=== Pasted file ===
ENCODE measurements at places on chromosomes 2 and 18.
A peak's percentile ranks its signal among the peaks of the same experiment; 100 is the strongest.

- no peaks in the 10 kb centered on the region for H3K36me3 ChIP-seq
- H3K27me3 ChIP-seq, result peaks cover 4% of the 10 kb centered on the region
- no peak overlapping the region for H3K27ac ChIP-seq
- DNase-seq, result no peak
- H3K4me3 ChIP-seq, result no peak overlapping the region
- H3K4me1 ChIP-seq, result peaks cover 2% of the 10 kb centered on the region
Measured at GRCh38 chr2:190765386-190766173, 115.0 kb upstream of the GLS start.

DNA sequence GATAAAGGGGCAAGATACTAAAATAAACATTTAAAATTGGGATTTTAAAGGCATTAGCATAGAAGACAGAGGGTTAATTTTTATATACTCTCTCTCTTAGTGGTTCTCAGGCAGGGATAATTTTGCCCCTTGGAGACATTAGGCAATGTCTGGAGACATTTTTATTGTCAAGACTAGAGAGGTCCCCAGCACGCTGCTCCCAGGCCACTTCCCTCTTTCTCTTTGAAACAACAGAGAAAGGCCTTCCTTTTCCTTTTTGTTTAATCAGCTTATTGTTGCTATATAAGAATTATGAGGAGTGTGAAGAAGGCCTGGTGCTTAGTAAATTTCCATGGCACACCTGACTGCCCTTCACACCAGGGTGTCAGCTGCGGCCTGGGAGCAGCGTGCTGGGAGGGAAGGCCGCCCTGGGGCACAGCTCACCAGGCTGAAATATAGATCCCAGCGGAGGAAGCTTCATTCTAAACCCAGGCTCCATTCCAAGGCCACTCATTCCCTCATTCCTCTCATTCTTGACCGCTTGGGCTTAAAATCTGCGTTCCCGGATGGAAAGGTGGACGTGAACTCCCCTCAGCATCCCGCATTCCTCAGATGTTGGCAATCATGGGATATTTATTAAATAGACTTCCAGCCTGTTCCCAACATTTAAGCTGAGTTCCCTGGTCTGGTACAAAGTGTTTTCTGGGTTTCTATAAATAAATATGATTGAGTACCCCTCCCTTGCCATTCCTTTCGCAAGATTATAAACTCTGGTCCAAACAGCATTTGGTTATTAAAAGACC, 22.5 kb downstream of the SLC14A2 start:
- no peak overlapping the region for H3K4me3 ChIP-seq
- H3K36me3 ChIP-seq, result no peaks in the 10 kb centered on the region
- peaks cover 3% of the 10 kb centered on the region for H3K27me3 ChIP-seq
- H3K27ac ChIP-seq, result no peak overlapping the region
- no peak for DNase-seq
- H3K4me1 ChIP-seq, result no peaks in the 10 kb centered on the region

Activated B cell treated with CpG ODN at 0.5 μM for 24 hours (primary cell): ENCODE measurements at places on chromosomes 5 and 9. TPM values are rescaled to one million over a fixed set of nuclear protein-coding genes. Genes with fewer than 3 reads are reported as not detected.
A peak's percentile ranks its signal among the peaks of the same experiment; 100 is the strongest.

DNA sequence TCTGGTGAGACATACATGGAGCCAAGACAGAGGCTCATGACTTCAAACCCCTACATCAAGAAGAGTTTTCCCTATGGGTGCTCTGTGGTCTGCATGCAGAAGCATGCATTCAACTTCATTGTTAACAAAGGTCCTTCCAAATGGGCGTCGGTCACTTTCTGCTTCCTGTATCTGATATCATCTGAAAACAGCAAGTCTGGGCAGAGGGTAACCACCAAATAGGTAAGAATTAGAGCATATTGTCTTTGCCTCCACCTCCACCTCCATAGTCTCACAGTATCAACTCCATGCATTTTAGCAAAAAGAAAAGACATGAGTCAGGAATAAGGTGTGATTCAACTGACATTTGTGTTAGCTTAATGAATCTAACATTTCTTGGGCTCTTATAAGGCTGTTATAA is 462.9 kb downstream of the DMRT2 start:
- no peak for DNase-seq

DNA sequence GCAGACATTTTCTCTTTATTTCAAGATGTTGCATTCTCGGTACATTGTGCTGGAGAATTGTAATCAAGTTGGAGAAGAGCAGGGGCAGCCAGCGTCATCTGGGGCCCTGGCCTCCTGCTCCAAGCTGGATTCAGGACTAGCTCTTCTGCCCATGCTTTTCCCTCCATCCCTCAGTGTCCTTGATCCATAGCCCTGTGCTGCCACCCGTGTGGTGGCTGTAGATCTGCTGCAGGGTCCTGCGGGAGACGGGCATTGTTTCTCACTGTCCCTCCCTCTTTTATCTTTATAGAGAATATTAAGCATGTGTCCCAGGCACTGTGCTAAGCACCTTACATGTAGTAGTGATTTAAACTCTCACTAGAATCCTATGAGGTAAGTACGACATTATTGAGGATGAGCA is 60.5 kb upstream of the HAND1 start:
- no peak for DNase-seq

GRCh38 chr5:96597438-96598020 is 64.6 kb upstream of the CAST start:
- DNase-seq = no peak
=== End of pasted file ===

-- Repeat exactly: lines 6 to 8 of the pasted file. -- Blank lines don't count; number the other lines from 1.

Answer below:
- DNase-seq, result no peak
- H3K4me3 ChIP-seq, result no peak overlapping the region
- H3K4me1 ChIP-seq, result peaks cover 2% of the 10 kb centered on the region